In todays article we will not only be looking at who are the best jazz guitarists of all time but also on how they got connected with music and came to become the best.
Also, Jazz is characterized by swing and blue notes, complex chords, call and response vocals, polyrhythms and improvisation. Jazz has roots in European harmony and African rhythmic rituals.
When you scroll up the page, you will see the most popular best Jazz Guitarists of all time.
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1. Wes Montgomery (March 6, 1923 – June 15, 1968)
Wherever I searched on internet Wes Montgomery toped the list. This could be because he never understood a note of music still managed to be the best or maybe because he had a very unique technique of plucking the strings using the side of his thumb. These differences, which are usually laughed out by people are the ones that made him special and made his playing so good.
2. Jim Hall (December 4, 1930 – December 10, 2013)
At the age of 10, James Stanley Hall got a Christmas present. A present that had his future inside it. His mother gave him a guitar. He already had a family background of musicians and now he had also become a part of it. He is been known to be highly influenced by Charlie Christian, whom he heard play on a Benny Goodman record and called it as his “spiritual awakening”. One of the best Jazz Guitarists of all time.
3. Charlie Christian (July 29, 1916 – March 2, 1942)
One of the three sons to Clarence Henry Christian, Charlie was the youngest one. He learned music from his father and performed with him as buskers. He first entered as the dancer of the group and learned to play guitar later and inherited his father’s instruments at 12, upon his death. Later Charles was taught to play jazz by Edward (his elder brother) with the help of Ralph Hamilton. He taught him 3 songs initially which Charles performed at one of the jam sessions.
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4. Jean Reinhardt a.k.a. Django (23 January 1910 – 16 May 1953)
Born in a Belgian family, Jean learned to play violin at an early age. At 12 he received banjo-guitar as a gift which he learned to play by watching the fingers of musicians and mimicking it. At 15, he was able to make a living by playing music in cafes with his brother Joseph. One of the best Jazz Guitarists of all time.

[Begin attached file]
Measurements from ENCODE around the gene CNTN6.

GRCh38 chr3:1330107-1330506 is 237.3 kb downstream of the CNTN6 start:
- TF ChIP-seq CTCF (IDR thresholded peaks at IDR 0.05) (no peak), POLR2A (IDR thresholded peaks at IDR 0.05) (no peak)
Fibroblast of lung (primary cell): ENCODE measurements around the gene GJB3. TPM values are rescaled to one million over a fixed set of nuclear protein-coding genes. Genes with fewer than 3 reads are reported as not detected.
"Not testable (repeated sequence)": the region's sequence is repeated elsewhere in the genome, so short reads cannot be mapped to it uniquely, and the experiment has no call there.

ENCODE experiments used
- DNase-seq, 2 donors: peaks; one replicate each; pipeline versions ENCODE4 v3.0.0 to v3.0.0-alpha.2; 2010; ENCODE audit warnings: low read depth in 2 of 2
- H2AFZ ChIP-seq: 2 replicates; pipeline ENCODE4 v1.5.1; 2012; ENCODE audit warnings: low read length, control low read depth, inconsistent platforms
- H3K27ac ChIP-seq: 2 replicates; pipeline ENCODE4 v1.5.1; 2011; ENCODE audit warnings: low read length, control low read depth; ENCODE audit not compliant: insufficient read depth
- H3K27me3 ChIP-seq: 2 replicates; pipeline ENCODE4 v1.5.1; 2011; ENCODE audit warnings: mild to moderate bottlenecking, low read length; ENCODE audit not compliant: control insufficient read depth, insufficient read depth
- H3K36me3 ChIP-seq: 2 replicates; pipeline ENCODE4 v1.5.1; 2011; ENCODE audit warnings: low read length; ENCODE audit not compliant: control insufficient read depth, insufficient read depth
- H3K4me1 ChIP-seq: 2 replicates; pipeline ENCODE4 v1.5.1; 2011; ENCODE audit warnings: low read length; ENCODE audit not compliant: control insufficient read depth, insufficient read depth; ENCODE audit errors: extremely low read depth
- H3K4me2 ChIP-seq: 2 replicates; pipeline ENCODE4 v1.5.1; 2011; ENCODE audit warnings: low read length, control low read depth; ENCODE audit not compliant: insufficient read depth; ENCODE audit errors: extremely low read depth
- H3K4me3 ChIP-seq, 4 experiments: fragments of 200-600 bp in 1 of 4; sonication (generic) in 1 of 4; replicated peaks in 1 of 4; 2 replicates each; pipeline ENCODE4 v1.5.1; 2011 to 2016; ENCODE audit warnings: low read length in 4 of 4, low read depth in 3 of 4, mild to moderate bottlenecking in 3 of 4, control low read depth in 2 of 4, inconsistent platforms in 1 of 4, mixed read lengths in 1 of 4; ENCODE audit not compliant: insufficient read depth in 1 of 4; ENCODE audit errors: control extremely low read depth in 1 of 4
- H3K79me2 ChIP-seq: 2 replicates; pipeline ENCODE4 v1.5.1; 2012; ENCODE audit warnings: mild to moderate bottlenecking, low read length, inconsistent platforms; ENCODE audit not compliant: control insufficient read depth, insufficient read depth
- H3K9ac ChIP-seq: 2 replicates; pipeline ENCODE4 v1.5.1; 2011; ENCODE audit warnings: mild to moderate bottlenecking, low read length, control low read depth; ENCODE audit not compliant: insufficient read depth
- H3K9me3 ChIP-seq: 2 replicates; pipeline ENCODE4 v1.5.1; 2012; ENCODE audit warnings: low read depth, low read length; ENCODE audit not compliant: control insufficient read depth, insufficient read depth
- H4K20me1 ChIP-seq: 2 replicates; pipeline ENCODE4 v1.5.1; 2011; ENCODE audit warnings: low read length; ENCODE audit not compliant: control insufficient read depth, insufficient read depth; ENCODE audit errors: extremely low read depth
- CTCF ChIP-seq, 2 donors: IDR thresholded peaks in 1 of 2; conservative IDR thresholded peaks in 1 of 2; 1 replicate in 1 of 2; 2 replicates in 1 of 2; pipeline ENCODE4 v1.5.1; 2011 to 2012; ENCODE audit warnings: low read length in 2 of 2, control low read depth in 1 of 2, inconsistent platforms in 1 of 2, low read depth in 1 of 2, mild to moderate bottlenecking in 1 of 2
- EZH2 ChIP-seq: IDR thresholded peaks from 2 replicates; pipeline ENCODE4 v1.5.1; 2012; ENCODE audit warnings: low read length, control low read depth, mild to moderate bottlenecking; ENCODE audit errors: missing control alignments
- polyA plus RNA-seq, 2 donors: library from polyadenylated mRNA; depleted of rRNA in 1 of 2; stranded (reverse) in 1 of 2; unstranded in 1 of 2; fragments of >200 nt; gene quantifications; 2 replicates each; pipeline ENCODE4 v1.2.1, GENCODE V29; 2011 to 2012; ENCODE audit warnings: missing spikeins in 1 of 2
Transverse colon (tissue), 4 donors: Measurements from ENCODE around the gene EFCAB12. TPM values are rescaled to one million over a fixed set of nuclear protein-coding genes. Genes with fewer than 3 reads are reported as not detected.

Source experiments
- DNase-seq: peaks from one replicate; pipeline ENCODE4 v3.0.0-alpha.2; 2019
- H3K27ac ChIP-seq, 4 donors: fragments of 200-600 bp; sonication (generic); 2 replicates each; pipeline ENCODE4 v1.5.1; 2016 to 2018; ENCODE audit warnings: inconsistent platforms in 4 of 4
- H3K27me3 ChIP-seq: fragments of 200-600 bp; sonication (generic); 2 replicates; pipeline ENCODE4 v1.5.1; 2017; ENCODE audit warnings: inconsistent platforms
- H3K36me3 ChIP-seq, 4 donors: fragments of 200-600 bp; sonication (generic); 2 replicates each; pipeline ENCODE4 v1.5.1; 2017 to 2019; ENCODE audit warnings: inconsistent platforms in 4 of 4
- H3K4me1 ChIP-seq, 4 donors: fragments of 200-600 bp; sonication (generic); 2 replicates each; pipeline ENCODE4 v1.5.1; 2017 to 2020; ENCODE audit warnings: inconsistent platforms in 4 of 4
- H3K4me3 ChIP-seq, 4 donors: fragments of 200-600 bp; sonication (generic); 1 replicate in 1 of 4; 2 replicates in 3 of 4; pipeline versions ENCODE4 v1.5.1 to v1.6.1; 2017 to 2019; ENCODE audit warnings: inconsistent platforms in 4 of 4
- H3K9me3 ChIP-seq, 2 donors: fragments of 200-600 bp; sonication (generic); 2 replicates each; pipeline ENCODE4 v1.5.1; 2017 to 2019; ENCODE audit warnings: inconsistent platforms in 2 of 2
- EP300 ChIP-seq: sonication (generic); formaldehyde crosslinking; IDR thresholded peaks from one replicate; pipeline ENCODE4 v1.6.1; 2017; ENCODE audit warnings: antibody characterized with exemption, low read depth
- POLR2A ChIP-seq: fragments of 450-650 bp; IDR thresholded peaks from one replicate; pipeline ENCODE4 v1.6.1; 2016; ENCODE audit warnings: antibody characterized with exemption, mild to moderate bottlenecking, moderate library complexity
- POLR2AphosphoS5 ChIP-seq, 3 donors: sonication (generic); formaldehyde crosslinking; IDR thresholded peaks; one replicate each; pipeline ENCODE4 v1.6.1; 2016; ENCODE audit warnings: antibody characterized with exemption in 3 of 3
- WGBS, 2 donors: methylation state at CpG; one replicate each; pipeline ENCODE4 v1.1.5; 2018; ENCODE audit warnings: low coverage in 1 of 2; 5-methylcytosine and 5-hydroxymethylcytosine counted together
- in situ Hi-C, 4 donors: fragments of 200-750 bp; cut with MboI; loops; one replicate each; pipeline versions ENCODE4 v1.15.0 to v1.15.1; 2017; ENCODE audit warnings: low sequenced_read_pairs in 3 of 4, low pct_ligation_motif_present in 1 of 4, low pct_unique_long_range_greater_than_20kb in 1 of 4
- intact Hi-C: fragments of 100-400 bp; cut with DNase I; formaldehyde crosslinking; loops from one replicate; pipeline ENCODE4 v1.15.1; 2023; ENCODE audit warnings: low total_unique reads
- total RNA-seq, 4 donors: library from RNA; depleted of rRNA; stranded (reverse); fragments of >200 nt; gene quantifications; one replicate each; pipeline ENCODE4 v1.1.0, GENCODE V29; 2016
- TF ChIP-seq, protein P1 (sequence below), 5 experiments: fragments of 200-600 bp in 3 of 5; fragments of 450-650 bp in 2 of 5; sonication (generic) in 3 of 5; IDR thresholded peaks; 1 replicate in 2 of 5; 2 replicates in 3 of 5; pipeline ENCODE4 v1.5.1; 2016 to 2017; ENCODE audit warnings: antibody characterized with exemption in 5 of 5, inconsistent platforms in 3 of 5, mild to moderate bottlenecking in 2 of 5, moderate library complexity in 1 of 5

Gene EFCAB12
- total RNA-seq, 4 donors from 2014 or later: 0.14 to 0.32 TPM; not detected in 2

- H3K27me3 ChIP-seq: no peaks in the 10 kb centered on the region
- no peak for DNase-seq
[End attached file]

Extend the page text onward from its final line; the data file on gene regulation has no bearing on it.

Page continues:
On 2nd nov 1928, he witnessed a fire caused by a knocked off candle and was badly injured. His right leg was seriously damaged along with his hand’s fourth and fifth finger. Doctors believed he would never be able to play guitar again but he did. He used these two fingers only for chords and mastered his left index and middle fingers to play. Later he was introduced to American jazz by Emile Savitry. He made it his vision and goal to become a jazz professional.
5. Pat Metheny (born 1954)
20 grammy awards, that ought a say something about a musician !! Patrick Bruce Metheny is the leader of Pat Metheny Group. Despite his family having a very less respect for guitar, Metheny was interested in it after he saw The Beatles performing on TV. He got a guitar at 12 with his parents permission. He also teaches at Berklee College of Music.
6. Emily Remler (September 18, 1957 – May 4, 1990)
Began to play guitar at 10, studied in Berklee College of Music and died at the age of 32. Remler may have had a small duration to live but she lived big. She did some great contributions in the world of music as she always wanted to.
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7. Joe Pass (January 13, 1929 – May 23, 1994)